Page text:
PAINTINGS BY THOMAS PAQUETTE page 2 page 2
However, the effort made on site is just the beginning, as the initial interaction with the subject is stored in Paquette's memory to be fleshed out later in the studio. Perhaps the original gouache painting is reworked, for he reveres these as complete thoughts in themselves. Perhaps he decides to recreate the composition in oil. In fact, Paquette may repeat a similar image several times, varying the color, brushstroke, and scale in each. The final works of art might differ vastly from one another, as images unfold in the process. Perhaps a thin wash peeks through overlying layers and is left visible. Maybe the impasto becomes too thick to function harmoniously with the rest of the painting, so the artist selectively scrapes the surface and applies new layers of paint. For Paquette, these excursions and the incidents that occur along the way are as essential to the completed work of art as is the time of day or the angle at which he viewed the landscape represented.
Through the Tall Trees II, 1999 oil on canvas, 30 x 40 inches
|Like many burgeoning painters, Paquette experimented with a variety of subjects as a student. Yet with time, the landscape became his foremost inspiration, a controversial choice at the end of the twentieth century as cultural and political content was (and continues to be) considered essential fodder for all "serious" artists. To skeptics, Paquette has asked, "What greater context for visual exploration, what wider view can we have than that provided by nature?" One suspects that (like another contemporary landscape painter, Wolf Kahn) Paquette is more concerned with his relationship to the tradition of painting than he is in the ideological progression of "Art". The tradition that fosters an artist like Paquette includes not only great landscape painters of the nineteenth century such as John Constable, Claude Monet, and George Inness, but the French Fauves and Abstract Expressionists of the twentieth century as well. For these artists, paint is as much a material of affectionate investigation and play as it is a vehicle of representation. Nature is possibly the ideal subject for those who truly love paint. As St. Thomas Aquinas said, "Art is the imitation of Nature in her manner of operation. Art is the principle of manufacture." When handled fluently and boldly the application of paint to a surface approximates the creative aspect of nature perhaps more than any other mode of expression. Layers of pigment may appear like foliage. Splatters mimic rain and atmosphere. Scraped, scratched, and otherwise manipulated surfaces simulate the texture of rock, rushing water, and distant pasture.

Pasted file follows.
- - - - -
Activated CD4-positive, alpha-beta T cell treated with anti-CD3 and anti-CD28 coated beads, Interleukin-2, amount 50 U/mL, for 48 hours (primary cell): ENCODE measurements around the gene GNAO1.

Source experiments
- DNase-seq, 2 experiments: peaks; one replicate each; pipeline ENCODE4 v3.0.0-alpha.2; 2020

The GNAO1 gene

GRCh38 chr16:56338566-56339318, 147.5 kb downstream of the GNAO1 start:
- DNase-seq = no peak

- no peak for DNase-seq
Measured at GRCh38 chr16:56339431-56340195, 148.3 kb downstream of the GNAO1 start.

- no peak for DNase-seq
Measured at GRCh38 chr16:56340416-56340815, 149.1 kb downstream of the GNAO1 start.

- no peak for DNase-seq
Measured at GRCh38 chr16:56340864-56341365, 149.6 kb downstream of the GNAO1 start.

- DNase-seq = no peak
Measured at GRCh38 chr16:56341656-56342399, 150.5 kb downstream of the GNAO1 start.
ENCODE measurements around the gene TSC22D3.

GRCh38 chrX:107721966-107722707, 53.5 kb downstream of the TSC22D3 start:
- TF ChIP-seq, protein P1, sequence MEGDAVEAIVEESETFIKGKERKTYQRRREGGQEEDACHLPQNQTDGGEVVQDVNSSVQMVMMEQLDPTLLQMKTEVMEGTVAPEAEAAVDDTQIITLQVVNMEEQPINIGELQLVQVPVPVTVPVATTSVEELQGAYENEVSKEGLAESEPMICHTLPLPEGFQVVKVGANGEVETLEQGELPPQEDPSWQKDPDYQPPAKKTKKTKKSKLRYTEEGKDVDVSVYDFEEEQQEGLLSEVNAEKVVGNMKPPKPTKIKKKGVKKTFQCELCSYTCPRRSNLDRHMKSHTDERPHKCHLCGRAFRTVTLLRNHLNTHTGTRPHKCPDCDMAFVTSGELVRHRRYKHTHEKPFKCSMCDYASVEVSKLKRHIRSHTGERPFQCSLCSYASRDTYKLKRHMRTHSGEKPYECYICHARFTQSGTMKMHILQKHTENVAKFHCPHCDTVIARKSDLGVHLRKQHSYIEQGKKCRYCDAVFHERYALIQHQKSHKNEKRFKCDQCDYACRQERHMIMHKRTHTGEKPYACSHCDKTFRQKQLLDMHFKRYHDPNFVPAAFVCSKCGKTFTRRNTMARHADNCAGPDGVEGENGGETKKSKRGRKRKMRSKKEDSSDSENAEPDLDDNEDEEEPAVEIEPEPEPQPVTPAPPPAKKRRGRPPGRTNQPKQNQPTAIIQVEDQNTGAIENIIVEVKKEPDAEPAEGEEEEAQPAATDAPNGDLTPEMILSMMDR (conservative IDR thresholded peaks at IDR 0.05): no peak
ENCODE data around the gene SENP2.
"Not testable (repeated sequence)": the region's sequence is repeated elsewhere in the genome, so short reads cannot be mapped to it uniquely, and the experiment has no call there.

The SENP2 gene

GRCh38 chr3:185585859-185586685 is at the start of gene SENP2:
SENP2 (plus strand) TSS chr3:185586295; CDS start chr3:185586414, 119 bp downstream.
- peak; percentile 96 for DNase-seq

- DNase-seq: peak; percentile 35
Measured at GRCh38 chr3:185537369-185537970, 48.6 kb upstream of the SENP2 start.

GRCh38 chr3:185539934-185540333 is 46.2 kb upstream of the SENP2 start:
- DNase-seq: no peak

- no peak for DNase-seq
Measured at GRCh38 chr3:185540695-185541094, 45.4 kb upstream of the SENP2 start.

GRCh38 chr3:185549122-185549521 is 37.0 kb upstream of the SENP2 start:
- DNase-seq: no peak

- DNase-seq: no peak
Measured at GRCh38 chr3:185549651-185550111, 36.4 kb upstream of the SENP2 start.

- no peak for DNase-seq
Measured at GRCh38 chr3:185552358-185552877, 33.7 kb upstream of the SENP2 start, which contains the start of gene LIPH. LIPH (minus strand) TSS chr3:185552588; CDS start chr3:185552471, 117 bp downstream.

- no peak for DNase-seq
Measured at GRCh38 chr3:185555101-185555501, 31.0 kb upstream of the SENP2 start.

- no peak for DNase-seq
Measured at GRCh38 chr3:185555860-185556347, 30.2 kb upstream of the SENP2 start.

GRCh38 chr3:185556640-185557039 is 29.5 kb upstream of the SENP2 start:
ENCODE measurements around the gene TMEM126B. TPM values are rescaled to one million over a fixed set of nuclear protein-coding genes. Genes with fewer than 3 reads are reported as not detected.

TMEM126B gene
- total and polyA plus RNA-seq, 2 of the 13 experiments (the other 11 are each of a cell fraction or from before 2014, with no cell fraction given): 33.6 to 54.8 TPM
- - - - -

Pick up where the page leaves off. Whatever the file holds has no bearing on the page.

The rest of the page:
The habit of geographical travel was nurtured early on by Paquette's parents, who packed their children into the family car each summer to crisscross the North American continent. After high school, Paquette hopped freight trains to gain another perspective on the world; and in his twenties, the artist biked from Minneapolis to Nova Scotia. His appreciation for the countryside he first enjoyed as a child and concern for man's encroachment on nature almost led Paquette to a career as a naturalist. However, the artistic calling was too strong, and Paquette returned to painting, completing both bachelor and master degrees in the field that was his true vocation. A three-year fellowship from the National Foundation for Advancement in the Arts starting in 1989 allowed Paquette further freedom to travel through the states. His home continent was so full of source material and inspiration that the artist's first overseas travel did not occur until 1996, when he ventured to and throughout the South of France. That trip has been followed by almost annual excursions to the European continent, including residencies in England, Wales, Greece and Italy. Paquette has also had residencies in the United States at Acadia, Rocky Mountain, and Yosemite National Parks, as well as at several universities and artist colonies.
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